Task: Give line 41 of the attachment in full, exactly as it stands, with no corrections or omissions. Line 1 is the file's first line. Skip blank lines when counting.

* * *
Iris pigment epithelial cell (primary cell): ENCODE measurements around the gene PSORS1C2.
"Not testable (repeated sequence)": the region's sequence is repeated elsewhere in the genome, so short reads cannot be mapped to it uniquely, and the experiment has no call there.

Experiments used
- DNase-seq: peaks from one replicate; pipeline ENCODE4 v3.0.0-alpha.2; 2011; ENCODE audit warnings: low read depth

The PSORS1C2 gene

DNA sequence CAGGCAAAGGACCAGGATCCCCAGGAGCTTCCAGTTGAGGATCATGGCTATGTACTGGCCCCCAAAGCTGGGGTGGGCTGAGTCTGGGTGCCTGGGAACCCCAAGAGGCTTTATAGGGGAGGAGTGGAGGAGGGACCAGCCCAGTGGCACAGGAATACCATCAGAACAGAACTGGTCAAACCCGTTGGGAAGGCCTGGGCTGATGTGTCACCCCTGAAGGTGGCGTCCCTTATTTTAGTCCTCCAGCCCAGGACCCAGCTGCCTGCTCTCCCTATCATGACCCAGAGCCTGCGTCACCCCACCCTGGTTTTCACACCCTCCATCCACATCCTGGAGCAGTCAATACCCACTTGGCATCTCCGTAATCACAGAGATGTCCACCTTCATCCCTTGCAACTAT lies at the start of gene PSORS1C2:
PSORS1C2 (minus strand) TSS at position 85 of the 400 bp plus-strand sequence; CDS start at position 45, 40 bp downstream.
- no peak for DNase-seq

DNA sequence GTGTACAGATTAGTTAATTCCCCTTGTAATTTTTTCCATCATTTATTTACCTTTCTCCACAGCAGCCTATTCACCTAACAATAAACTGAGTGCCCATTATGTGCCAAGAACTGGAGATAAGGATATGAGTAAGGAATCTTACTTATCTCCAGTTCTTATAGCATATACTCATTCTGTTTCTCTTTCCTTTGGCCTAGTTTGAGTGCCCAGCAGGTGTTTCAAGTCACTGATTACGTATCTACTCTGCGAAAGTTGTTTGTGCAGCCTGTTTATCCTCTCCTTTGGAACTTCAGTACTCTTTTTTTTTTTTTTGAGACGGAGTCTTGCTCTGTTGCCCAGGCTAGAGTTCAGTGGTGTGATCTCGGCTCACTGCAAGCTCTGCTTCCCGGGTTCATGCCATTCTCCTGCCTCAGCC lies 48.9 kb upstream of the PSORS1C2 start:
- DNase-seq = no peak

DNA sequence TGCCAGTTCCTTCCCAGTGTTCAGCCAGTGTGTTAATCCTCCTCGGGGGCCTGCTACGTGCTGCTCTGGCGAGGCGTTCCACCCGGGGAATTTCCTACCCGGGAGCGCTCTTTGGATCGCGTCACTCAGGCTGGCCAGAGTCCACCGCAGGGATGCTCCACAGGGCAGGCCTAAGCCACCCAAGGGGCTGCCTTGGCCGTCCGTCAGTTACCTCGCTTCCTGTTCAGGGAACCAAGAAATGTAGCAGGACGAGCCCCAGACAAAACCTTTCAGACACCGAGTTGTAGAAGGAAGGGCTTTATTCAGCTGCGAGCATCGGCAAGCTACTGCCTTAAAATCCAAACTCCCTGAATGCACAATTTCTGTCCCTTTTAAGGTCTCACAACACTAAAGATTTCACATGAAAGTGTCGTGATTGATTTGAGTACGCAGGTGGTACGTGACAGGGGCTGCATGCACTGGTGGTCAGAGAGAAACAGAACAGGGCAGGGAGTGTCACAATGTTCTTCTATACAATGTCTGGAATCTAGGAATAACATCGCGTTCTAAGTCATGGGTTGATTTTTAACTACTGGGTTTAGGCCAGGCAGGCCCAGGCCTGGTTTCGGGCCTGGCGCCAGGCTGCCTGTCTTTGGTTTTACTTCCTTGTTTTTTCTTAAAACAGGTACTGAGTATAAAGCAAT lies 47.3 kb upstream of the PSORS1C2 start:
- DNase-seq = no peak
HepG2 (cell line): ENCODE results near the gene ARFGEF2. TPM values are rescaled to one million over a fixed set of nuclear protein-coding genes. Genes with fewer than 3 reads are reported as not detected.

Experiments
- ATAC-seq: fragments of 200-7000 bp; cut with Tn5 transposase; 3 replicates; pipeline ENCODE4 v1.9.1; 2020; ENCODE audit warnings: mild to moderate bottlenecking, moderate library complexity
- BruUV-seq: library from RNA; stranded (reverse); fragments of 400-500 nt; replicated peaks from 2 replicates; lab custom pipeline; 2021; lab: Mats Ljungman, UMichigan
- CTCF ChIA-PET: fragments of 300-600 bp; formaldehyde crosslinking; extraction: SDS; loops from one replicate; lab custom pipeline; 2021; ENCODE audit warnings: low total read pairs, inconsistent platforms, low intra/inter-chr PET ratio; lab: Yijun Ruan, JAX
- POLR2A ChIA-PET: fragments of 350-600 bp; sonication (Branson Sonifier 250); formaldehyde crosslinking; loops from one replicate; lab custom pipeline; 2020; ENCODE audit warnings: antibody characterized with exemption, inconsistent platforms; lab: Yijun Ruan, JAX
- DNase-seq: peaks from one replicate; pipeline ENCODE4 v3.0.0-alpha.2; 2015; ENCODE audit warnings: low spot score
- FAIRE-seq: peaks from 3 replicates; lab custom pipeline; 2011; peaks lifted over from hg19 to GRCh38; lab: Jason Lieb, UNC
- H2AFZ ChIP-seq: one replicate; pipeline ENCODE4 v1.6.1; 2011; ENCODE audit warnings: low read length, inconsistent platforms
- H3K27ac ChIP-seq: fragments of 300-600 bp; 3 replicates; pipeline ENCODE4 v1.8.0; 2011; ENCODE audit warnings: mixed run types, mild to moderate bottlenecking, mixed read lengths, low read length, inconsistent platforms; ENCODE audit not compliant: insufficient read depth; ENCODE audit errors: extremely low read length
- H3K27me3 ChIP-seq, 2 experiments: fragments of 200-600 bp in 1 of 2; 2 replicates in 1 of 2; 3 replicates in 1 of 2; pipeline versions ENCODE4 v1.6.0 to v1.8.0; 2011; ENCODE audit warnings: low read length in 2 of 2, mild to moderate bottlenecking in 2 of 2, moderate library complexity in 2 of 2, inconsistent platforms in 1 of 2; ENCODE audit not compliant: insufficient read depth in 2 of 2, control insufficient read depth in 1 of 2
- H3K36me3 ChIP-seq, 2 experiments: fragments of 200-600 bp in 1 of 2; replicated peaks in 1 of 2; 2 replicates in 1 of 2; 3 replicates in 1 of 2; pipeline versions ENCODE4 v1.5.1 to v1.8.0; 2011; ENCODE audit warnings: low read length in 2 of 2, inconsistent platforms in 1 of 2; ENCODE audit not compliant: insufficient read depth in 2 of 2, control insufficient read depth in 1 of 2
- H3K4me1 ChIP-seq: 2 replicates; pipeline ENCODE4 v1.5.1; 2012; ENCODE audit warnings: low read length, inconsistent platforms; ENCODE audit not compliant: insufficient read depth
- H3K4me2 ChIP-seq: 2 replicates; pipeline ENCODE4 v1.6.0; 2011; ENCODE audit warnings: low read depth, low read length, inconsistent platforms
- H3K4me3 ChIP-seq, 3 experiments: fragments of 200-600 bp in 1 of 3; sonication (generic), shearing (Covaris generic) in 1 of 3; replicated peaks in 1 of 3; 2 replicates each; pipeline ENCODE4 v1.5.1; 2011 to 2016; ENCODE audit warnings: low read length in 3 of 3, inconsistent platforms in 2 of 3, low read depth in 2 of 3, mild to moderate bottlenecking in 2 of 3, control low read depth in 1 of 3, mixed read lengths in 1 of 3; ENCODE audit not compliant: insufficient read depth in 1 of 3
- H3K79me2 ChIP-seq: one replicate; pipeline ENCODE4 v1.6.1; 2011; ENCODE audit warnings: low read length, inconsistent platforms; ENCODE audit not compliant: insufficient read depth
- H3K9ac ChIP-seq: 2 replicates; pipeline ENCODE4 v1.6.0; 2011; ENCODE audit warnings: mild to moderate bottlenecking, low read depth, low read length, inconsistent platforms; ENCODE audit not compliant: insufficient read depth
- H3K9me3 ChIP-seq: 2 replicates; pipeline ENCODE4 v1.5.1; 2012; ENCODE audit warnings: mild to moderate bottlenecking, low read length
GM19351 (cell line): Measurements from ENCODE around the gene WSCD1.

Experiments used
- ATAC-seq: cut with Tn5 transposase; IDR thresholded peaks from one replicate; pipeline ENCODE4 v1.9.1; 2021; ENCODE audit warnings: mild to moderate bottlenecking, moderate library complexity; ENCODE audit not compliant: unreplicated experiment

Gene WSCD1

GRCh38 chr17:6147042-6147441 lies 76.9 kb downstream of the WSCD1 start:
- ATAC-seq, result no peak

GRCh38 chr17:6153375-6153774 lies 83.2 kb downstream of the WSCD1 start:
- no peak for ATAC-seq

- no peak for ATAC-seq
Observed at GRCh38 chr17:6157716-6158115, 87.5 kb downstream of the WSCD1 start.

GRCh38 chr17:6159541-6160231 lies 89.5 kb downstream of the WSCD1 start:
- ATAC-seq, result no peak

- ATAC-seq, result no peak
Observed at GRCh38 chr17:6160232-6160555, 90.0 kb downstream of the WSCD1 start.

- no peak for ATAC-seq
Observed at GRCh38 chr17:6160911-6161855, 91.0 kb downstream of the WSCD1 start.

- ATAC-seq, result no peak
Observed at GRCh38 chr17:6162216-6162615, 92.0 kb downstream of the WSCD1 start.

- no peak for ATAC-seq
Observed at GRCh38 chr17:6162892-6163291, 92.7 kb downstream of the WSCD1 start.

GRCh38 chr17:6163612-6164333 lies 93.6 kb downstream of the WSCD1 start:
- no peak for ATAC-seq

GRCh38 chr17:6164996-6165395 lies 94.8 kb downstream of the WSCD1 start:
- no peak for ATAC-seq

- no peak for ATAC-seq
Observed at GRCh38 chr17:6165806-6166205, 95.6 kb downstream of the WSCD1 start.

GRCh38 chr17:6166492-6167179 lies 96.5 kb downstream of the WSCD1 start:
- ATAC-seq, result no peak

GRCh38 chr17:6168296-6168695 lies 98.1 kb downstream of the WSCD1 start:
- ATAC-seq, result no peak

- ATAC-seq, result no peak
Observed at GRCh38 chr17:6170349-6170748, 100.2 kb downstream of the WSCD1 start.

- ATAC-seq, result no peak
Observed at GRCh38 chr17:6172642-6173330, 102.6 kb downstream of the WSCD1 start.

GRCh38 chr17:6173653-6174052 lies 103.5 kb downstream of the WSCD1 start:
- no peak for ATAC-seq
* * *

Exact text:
GRCh38 chr17:6159541-6160231 lies 89.5 kb downstream of the WSCD1 start: